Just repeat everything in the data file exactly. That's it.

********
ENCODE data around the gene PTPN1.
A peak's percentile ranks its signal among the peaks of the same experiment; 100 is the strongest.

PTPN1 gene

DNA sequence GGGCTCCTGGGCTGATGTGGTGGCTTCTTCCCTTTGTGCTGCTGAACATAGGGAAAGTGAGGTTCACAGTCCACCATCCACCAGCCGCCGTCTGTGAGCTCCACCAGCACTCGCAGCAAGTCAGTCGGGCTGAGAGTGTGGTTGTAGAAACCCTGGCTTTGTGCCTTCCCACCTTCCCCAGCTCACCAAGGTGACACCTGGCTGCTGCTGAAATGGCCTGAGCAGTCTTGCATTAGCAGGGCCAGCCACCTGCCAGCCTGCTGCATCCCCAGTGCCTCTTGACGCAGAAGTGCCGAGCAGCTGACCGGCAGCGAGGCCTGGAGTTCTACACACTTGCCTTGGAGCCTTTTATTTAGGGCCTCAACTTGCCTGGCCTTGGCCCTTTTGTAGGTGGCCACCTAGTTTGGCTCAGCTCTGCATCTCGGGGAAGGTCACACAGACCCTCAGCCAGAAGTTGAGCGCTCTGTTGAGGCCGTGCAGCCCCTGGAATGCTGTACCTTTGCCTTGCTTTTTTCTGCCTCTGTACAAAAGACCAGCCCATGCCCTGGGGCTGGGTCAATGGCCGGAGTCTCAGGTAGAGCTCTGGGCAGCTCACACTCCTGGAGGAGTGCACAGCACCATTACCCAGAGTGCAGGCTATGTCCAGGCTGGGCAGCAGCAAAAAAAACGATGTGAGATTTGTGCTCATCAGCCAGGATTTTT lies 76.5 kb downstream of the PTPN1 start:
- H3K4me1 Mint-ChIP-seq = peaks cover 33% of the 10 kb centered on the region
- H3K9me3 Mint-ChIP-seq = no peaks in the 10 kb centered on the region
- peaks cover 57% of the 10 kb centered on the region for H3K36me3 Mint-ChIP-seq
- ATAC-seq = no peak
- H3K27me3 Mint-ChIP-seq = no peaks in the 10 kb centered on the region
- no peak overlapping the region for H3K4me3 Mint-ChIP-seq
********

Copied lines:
ENCODE data around the gene PTPN1.
A peak's percentile ranks its signal among the peaks of the same experiment; 100 is the strongest.

PTPN1 gene

DNA sequence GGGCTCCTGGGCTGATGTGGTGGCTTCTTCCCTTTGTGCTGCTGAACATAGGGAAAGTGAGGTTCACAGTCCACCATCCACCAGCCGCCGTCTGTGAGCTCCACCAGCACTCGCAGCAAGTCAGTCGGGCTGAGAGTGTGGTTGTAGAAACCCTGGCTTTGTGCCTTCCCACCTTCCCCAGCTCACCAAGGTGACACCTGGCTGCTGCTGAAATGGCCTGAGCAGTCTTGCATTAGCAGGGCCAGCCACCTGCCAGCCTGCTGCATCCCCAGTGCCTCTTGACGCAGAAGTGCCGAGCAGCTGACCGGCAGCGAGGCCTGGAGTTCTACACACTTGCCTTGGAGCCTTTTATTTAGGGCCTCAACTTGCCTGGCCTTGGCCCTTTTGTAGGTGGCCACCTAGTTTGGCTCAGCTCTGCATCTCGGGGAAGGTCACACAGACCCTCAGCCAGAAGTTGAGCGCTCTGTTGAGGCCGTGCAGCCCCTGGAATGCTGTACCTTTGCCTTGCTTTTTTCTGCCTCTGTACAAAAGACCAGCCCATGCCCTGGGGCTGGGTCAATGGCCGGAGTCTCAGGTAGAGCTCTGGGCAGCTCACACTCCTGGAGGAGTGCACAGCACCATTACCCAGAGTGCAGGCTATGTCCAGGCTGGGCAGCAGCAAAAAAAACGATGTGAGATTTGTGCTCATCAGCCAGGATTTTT lies 76.5 kb downstream of the PTPN1 start:
- H3K4me1 Mint-ChIP-seq = peaks cover 33% of the 10 kb centered on the region
- H3K9me3 Mint-ChIP-seq = no peaks in the 10 kb centered on the region
- peaks cover 57% of the 10 kb centered on the region for H3K36me3 Mint-ChIP-seq
- ATAC-seq = no peak
- H3K27me3 Mint-ChIP-seq = no peaks in the 10 kb centered on the region
- no peak overlapping the region for H3K4me3 Mint-ChIP-seq